Pipeline’s most popular feature has been a digging permit map.
The site incorporates a strong social media presence, which may be key to its success. Elisabeth Ponsot coordinates the site’s Facebook page, Flickr stream for sharing photos and a recently launched Tumblr blog for shorter posts. But above all, hashtags Ponsot uses on Twitter – including #hydrofracturing – have been most helpful in expanding the site’s reach.
In addition Post-Gazettee and partner stories, the site also features video stories, interactive maps, a calendar of important community events and “Shale Talk,” a forum for community members to weigh in individually.
The editorial team views Pipeline to be an important information source for anyone seeking additional information about Marcellus Shale and its impact on the region.
“A lot of the most valuable resources are not the things you check every day,” Ponsot said. “They’re the things you do when the ‘landman’ knocks on your door.”
Executive Editor David Shribman and Managing Editor Susan Smith set the tone early, making it clear the Post-Gazette would not be beat on this story. Since then, the Pipeline project has had a noticeable impact on staff culture.
“As a newsroom, we’ve covered the issue of Marcellus sporadically, without a particular focus or team,” said Leonard, who oversees Post-Gazette.com.
Now, a cross-newsroom team works on Pipeline and, Schwartzel says, fellow reporters and editors routinely approach him with ideas for stories and maps.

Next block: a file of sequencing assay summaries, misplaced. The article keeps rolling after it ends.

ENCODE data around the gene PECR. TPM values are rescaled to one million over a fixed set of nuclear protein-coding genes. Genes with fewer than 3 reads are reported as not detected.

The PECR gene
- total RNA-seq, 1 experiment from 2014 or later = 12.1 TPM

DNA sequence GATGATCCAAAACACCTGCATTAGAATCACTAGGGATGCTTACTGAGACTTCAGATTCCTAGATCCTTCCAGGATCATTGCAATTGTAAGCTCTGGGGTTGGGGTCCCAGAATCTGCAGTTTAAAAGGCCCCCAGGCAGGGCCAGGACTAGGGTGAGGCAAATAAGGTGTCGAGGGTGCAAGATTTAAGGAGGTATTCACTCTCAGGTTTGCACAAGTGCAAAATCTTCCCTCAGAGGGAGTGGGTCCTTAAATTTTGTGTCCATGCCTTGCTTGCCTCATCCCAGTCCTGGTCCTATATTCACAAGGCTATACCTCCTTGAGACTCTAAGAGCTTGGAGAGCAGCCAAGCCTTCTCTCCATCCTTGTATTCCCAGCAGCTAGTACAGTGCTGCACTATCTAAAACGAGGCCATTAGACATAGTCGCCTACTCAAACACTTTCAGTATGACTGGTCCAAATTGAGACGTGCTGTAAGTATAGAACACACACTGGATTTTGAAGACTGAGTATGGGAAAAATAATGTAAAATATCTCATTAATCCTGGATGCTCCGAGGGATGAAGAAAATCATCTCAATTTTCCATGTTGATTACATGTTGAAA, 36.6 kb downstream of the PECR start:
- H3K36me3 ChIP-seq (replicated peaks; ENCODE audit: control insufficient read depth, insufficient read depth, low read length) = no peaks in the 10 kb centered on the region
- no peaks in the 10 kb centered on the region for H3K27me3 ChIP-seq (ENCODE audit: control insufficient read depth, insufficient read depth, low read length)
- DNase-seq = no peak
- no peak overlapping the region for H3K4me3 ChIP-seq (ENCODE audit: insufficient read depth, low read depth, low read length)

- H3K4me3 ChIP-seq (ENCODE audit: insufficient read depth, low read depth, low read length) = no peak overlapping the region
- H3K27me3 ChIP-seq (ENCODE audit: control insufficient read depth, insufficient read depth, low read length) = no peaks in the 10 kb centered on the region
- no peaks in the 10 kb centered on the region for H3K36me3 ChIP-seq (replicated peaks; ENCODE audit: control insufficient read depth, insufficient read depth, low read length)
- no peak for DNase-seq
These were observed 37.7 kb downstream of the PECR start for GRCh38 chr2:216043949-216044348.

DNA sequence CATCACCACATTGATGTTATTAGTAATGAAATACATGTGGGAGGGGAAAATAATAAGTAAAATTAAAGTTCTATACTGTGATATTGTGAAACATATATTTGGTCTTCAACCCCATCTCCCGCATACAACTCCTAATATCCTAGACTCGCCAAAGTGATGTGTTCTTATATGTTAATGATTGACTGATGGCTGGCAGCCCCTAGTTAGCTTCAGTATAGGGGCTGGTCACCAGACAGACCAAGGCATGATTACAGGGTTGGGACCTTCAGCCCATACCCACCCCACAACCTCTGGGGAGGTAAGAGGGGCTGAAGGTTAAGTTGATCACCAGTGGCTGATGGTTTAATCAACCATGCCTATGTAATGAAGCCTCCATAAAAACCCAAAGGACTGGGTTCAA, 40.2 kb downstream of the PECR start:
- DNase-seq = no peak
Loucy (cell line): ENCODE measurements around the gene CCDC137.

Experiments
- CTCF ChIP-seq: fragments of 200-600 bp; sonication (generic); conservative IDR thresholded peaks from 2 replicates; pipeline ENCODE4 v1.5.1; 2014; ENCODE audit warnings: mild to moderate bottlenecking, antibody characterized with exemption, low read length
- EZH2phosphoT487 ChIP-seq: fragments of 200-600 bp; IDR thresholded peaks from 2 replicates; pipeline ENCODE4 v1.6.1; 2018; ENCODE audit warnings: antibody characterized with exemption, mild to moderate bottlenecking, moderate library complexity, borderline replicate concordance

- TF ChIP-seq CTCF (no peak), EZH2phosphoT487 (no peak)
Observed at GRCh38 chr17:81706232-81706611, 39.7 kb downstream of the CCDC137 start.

The focused attention on the topic has afforded reporters the opportunity to work on larger stories, explained Schwartzel. For example, a reporter went to Texas to look for lessons the Pittsburgh region can learn. They returned with a two-part print and online story, along with two 10-minute video pieces.
The Post-Gazette, under a marketing department initiative, is also engaging community members by producing a number of free public energy forums on Marcellus in the coming months.
“We’ve got a brand and we’ve got an authority and a trust, and we don’t want to do anything to upset that or undermine that,” said Leonard. “But we also realize there’s a bigger world out there.”
The site continues to grow, with additional recognition from media writers who cover the journalism industry and partnership interest from other Pennsylvania newspapers.
The Pipeline project and J-Lab funding have taken the Post-Gazette out of its conventional thinking, says Leonard.
“We’ve got a brand and we’ve got an authority and a trust, and we don’t want to do anything to upset that or undermine that,” she said. “But we also realize there’s a bigger world out there.”
Visit the Pipeline site: http://shale.sites.post-gazette.com/